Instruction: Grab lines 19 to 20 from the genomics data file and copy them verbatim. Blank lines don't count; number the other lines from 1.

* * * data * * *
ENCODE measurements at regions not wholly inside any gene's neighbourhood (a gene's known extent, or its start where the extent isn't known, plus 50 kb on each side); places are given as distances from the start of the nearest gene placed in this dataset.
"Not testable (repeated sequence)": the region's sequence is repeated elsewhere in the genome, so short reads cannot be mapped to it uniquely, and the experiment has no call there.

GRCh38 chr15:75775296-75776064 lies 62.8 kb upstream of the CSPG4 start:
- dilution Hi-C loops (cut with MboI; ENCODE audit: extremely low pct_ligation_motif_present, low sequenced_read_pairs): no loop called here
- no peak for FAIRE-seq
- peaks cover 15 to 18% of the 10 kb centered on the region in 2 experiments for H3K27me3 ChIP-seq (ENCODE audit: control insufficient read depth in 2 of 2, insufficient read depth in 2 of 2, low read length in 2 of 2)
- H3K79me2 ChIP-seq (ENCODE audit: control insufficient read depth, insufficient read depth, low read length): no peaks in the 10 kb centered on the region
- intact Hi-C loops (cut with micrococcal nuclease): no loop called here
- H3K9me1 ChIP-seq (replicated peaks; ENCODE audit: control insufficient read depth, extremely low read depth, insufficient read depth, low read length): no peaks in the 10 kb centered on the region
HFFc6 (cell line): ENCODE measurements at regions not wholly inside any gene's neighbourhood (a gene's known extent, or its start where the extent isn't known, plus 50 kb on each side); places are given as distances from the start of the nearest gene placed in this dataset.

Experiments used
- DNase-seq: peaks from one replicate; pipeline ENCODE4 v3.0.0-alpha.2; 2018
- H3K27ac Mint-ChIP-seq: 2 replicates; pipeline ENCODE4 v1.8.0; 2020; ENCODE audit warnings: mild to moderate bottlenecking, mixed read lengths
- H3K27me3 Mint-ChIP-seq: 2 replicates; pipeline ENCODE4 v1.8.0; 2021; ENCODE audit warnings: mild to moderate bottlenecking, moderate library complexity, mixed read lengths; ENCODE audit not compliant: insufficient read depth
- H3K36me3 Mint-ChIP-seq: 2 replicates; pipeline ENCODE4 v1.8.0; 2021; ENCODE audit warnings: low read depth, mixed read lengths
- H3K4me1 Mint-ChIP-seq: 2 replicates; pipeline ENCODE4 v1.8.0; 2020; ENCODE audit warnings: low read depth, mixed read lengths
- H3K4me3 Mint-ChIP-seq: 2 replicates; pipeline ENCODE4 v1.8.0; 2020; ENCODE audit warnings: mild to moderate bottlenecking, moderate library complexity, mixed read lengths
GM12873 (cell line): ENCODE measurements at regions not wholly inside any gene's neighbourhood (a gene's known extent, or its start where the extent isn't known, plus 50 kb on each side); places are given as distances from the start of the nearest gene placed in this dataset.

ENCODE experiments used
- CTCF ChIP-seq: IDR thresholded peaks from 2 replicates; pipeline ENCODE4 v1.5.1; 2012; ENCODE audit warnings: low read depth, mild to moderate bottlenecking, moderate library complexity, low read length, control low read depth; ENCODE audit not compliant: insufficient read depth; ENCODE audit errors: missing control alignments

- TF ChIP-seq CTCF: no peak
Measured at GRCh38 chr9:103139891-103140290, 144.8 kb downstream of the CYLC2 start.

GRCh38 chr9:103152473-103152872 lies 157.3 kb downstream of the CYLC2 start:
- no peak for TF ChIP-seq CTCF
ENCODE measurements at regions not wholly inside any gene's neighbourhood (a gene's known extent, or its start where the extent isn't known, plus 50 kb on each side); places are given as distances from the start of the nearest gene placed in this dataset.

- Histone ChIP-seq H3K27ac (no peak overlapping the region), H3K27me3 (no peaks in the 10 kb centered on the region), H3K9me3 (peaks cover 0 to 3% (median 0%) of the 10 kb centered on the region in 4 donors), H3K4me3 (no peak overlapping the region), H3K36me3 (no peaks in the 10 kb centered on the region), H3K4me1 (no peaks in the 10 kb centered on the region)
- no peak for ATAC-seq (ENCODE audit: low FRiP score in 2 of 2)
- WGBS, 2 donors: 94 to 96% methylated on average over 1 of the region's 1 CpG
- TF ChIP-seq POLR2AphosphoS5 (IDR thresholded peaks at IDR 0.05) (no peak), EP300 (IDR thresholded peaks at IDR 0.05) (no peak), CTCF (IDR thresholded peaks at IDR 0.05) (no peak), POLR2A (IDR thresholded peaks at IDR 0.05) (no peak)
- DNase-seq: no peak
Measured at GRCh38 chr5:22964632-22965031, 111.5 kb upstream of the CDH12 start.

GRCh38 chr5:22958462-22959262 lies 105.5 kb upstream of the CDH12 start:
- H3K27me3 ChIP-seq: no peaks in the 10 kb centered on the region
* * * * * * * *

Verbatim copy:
ENCODE experiments used
- CTCF ChIP-seq: IDR thresholded peaks from 2 replicates; pipeline ENCODE4 v1.5.1; 2012; ENCODE audit warnings: low read depth, mild to moderate bottlenecking, moderate library complexity, low read length, control low read depth; ENCODE audit not compliant: insufficient read depth; ENCODE audit errors: missing control alignments